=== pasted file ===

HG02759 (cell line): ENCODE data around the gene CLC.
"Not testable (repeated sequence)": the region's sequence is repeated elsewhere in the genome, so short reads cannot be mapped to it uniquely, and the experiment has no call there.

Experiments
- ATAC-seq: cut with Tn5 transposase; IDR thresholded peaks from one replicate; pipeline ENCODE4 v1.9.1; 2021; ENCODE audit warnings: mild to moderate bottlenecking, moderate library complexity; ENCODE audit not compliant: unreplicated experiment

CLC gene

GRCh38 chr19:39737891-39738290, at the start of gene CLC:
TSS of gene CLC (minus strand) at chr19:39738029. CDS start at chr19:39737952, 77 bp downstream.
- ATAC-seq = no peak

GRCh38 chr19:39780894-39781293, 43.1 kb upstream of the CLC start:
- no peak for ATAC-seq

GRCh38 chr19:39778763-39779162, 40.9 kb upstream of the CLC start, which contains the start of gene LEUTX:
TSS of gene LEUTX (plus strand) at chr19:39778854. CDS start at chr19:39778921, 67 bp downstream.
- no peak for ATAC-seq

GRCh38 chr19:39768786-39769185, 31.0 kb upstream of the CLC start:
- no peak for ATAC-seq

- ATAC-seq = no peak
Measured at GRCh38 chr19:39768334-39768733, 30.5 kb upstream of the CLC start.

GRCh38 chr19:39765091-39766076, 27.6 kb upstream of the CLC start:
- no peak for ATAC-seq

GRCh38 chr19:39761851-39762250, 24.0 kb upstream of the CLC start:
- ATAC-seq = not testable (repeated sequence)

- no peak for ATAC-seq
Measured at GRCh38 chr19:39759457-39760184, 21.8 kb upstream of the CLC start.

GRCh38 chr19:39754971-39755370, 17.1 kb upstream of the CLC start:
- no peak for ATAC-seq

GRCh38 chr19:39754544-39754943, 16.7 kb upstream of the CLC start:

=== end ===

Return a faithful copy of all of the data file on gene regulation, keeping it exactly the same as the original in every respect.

HG02759 (cell line): ENCODE data around the gene CLC.
"Not testable (repeated sequence)": the region's sequence is repeated elsewhere in the genome, so short reads cannot be mapped to it uniquely, and the experiment has no call there.

Experiments
- ATAC-seq: cut with Tn5 transposase; IDR thresholded peaks from one replicate; pipeline ENCODE4 v1.9.1; 2021; ENCODE audit warnings: mild to moderate bottlenecking, moderate library complexity; ENCODE audit not compliant: unreplicated experiment

CLC gene

GRCh38 chr19:39737891-39738290, at the start of gene CLC:
TSS of gene CLC (minus strand) at chr19:39738029. CDS start at chr19:39737952, 77 bp downstream.
- ATAC-seq = no peak

GRCh38 chr19:39780894-39781293, 43.1 kb upstream of the CLC start:
- no peak for ATAC-seq

GRCh38 chr19:39778763-39779162, 40.9 kb upstream of the CLC start, which contains the start of gene LEUTX:
TSS of gene LEUTX (plus strand) at chr19:39778854. CDS start at chr19:39778921, 67 bp downstream.
- no peak for ATAC-seq

GRCh38 chr19:39768786-39769185, 31.0 kb upstream of the CLC start:
- no peak for ATAC-seq

- ATAC-seq = no peak
Measured at GRCh38 chr19:39768334-39768733, 30.5 kb upstream of the CLC start.

GRCh38 chr19:39765091-39766076, 27.6 kb upstream of the CLC start:
- no peak for ATAC-seq

GRCh38 chr19:39761851-39762250, 24.0 kb upstream of the CLC start:
- ATAC-seq = not testable (repeated sequence)

- no peak for ATAC-seq
Measured at GRCh38 chr19:39759457-39760184, 21.8 kb upstream of the CLC start.

GRCh38 chr19:39754971-39755370, 17.1 kb upstream of the CLC start:
- no peak for ATAC-seq

GRCh38 chr19:39754544-39754943, 16.7 kb upstream of the CLC start: